Her hair is longer than I've ever seen it on her head. As a girl, her mom turned her auburn curls into Shirley Temple ringlets that fell down her back, impressing her friends and causing a minor uproar at home. Her dad was a committed Socialist and wondered why his little girl was trying to be more special than all the other little girls in the neighborhood. She remembers the argument. She also remembers loving her curls.
As a young woman, posing for photos with her going-off-to-war brother, the shop owner asked if he could take one just of her. He wanted it for the display in his window. She remembers being surprised by herself every time she walked past the store. Putting herself out there was not her style. Enjoying the celebrity was not how she spent her days. Still, she sits up a little straighter and smiles just a little brighter when she looks at this photo, some seventy years after it was taken
She was a stunner. There's no doubt about it.
Jesse's tall and handsome and charming. G'ma is small and wrinkly and snarky. They are a delightful pair. I sit across the salon, watching him create order out of chaos. He doesn't mind asking the same questions a dozen times. He doesn't make her feel inadequate. The first time he cut her hair, she reminded him that she was older and wiser and knew just what she wanted. He told her that was fine. They were tentative around each other, using me as an intermediary.
Now she scoots her butt back in the shampoo chair, the two of them laughing at her inability to move gracefully and his reluctance to call her ass her ass. She used the word, teasing his propriety and accepting his arm gracefully. She doesn't dwell on what she's lost; she accepts it as reality and deals with it.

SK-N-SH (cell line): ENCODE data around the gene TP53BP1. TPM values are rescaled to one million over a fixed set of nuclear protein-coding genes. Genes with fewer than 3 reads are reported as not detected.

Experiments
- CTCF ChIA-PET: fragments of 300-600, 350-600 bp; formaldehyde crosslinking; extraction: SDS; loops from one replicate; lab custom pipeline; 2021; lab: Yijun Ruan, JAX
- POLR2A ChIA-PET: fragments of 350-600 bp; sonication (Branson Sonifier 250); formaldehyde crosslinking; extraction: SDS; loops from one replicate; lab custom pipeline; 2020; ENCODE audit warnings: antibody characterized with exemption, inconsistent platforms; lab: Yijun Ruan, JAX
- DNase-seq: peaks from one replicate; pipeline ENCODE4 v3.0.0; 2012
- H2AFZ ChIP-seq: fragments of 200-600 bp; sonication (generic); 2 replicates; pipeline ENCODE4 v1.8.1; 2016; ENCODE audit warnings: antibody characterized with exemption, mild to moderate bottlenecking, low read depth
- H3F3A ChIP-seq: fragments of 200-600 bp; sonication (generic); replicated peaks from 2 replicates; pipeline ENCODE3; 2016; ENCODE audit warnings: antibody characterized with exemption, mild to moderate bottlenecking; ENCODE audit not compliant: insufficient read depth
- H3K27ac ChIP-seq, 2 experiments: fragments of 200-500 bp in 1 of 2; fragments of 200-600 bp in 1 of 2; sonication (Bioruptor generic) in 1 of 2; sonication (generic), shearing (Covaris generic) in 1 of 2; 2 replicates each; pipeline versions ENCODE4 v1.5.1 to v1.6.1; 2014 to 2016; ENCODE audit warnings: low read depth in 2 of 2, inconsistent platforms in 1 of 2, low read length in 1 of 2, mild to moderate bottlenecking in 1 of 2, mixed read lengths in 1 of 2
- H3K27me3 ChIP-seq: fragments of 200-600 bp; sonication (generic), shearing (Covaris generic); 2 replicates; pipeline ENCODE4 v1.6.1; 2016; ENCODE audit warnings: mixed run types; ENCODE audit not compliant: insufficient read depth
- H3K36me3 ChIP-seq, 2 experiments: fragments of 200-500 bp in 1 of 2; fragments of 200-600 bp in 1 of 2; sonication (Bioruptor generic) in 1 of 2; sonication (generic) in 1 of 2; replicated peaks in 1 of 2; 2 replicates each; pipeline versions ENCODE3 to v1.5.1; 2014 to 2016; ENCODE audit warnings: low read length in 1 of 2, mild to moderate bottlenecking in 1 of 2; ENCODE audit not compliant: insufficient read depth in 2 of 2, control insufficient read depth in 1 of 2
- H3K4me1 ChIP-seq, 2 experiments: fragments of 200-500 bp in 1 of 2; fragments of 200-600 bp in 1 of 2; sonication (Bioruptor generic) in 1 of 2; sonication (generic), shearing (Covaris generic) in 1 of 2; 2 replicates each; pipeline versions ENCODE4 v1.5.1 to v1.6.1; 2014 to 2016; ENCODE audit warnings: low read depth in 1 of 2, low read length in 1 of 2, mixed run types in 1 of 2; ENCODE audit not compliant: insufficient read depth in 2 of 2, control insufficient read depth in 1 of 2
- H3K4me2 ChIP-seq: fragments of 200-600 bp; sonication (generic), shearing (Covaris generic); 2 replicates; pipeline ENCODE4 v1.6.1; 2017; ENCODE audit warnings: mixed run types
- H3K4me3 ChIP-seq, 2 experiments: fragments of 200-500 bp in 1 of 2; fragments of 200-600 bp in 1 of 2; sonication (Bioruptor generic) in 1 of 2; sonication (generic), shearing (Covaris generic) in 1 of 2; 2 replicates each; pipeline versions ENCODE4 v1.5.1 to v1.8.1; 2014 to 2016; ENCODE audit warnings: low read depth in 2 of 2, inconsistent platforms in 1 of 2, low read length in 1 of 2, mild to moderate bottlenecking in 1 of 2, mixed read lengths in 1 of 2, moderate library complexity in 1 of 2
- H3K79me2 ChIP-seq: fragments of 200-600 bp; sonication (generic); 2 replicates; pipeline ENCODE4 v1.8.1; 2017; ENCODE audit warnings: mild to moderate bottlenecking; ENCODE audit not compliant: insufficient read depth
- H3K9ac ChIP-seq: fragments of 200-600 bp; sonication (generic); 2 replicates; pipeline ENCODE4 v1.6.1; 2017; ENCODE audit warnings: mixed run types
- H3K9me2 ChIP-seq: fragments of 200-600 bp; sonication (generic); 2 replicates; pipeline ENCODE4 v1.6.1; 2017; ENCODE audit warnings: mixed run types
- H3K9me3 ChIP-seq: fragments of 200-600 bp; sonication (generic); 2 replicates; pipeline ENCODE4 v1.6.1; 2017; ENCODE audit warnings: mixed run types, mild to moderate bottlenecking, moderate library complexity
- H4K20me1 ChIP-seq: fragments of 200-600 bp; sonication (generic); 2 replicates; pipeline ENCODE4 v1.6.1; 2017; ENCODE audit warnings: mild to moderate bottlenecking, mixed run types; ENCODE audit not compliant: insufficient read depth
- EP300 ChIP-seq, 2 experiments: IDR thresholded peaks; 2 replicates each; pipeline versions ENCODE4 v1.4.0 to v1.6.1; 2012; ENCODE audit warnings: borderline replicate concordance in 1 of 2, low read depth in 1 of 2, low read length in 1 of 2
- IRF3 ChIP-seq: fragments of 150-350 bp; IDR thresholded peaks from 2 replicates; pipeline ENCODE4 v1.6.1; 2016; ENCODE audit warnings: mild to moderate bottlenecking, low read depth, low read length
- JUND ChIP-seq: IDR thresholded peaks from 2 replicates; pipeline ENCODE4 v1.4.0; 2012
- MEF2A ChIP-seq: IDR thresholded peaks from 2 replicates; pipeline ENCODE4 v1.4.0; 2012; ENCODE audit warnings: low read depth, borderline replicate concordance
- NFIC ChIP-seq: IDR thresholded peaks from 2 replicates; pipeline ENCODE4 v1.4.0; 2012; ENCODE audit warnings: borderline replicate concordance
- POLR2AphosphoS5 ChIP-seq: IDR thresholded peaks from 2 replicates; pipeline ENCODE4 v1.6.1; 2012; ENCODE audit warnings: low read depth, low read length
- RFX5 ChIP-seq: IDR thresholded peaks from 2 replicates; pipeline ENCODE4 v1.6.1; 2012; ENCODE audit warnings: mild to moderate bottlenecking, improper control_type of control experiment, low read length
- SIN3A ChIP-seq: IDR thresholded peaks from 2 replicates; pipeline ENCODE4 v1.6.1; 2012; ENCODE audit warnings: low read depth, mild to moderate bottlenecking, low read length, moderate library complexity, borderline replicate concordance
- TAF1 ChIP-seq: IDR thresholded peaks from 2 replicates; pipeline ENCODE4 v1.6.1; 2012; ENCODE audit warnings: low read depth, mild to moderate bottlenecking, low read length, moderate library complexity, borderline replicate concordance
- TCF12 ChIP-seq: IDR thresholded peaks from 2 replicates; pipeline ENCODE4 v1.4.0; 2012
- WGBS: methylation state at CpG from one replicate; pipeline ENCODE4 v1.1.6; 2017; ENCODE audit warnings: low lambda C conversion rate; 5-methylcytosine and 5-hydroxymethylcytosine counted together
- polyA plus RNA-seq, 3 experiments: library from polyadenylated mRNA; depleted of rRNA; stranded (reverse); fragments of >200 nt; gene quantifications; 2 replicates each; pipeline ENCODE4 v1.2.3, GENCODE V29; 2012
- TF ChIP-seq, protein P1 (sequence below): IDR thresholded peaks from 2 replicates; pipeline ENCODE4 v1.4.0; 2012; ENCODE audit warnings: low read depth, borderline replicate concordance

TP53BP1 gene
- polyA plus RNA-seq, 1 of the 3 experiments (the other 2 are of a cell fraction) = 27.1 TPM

I am so going to school on being an old person right now.
Everyone agrees that her hair is gorgeous. It's thick and wavy and a shade of gold and grey that no bottle could ever produce. She used to use a bluing rinse - a term that confused me terribly when I was a child - but now she manages to squeeze out a dollop of Matrix shampoo once a week and feels satisfied. Vanity was never her style; clean and neat was always enough.
Hair in her eyes is annoying; hair on her shoulders is noticeable. "Do you like it?" "I don't dislike it.... what do you think? You decide." And so, I do. A bit of layering, lots of trimming in front and over her ears so she's not annoyed by stray strands, and enough length so that she'll have something to style for the wedding. Even if she can't remember that it's my daughter who will be a bride in four months, her eyes light up at the thought of a party. "You'll be gorgeous," we tell her. "You're such liars... but you can keep talking," is her reply.
And the truth is, she'll be gorgeous in my eyes and frighteningly old in hers. The staff at the pod-castle all agree that she has the most beautiful skin; all she sees are the wrinkles. Her blue eyes sparkle as she catches a grammatical mistake; they still work is her response to the compliment on their beauty.
This is not now nor ever has been a woman who spent a lot of time on how she looked or on how she was put together.Changing fashions meant nothing to her. Maureen, who cut her hair for 35 years before retiring and leaving her bereft, created the same style over and over again, year after year, every six weeks. It was just how she looked.
Muscle memory allowed her to recreate it when we could find a stylist who could give her the basics, but then even that began to disappear. For a while, her hair was a mess. I couldn't find anyone who would follow the contours of her head and the desires of her hair. They tried to make her something she was not. Both she and her tresses resisted mightily. It was a long haul until we found "the one."
It's not only technique that counts, as anyone who has ever frequented a salon will attest. It's the interpersonal chemistry that seals the deal. She may be a transplanted Brooklynite and he a Mexican-American hunk-and-a-half, but they light up the sky as they delight one another "How're you feeling?" Jesse asks and I begin to laugh even before she replies, as I knew she would, "With my fingers!"
Best of all, he's no where near retirement.
She's clacking her dentures and napping as he cuts, waking when he talks then dropping off when he's concentrating on the cut. She knows what to do while she's in his chair and I smile as I relax into mine. For this moment in time, she's a competent adult, taking care of business. She knows that she wants the curls out of her face. She doesn't want to take a lot of time to deal with her hair. She wants it neat and not in her way. Jesse's happy to oblige.
It takes a village to raise a child; it takes a talented stylist to groom my mom. I'm so glad I found him.